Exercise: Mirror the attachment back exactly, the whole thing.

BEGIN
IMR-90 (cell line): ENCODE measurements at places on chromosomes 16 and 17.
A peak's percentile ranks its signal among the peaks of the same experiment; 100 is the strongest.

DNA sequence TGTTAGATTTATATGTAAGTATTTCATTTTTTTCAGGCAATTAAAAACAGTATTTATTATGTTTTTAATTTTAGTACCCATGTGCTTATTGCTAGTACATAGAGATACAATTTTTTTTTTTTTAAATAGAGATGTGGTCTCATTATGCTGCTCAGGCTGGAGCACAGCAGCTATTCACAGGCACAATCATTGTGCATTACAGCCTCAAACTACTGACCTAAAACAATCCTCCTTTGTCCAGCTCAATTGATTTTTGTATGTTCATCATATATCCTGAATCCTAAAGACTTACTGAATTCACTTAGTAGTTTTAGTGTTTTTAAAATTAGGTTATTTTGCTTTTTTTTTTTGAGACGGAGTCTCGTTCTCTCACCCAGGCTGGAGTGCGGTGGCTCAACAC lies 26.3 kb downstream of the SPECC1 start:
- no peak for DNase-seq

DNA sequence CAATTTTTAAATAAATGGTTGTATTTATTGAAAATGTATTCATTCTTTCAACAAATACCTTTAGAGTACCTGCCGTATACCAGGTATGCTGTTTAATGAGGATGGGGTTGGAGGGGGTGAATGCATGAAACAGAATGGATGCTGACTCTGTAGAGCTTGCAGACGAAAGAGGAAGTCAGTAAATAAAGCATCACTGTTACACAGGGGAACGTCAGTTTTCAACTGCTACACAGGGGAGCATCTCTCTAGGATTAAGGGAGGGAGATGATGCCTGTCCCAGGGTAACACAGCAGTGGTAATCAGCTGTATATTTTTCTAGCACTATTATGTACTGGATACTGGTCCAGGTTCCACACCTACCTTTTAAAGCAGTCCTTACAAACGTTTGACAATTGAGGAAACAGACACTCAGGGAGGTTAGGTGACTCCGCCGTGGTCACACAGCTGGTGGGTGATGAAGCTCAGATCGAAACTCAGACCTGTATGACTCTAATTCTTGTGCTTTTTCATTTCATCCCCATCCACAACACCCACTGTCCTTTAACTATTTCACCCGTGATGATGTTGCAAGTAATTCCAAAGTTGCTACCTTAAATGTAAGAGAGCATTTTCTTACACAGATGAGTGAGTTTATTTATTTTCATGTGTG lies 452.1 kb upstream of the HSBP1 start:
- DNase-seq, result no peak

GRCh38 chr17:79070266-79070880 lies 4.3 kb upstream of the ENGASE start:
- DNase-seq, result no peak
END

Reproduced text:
IMR-90 (cell line): ENCODE measurements at places on chromosomes 16 and 17.
A peak's percentile ranks its signal among the peaks of the same experiment; 100 is the strongest.

DNA sequence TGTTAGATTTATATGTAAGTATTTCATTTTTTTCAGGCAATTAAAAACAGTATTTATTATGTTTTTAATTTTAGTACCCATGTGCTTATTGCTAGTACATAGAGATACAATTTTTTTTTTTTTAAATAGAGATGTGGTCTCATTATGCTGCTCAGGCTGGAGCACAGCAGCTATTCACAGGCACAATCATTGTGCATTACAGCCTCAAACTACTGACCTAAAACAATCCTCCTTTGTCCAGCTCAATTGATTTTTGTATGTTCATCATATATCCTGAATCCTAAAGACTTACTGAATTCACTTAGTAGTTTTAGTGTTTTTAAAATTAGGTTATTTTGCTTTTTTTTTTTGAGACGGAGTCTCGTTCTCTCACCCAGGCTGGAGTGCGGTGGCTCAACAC lies 26.3 kb downstream of the SPECC1 start:
- no peak for DNase-seq

DNA sequence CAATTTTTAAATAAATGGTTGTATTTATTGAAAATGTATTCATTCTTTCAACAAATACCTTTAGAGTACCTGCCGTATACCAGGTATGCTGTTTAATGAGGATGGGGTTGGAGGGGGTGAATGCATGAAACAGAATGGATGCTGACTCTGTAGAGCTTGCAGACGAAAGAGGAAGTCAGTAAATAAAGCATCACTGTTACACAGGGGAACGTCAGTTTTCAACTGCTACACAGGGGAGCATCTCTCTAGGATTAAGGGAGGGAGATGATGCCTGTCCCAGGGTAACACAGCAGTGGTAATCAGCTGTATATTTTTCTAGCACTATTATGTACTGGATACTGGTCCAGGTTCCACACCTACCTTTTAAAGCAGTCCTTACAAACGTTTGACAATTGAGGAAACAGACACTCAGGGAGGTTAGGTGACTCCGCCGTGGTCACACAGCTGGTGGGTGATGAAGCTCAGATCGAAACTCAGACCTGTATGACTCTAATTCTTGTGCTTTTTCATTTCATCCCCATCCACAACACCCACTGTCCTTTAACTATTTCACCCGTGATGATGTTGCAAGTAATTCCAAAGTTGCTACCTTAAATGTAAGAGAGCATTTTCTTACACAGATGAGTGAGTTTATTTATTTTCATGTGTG lies 452.1 kb upstream of the HSBP1 start:
- DNase-seq, result no peak

GRCh38 chr17:79070266-79070880 lies 4.3 kb upstream of the ENGASE start:
- DNase-seq, result no peak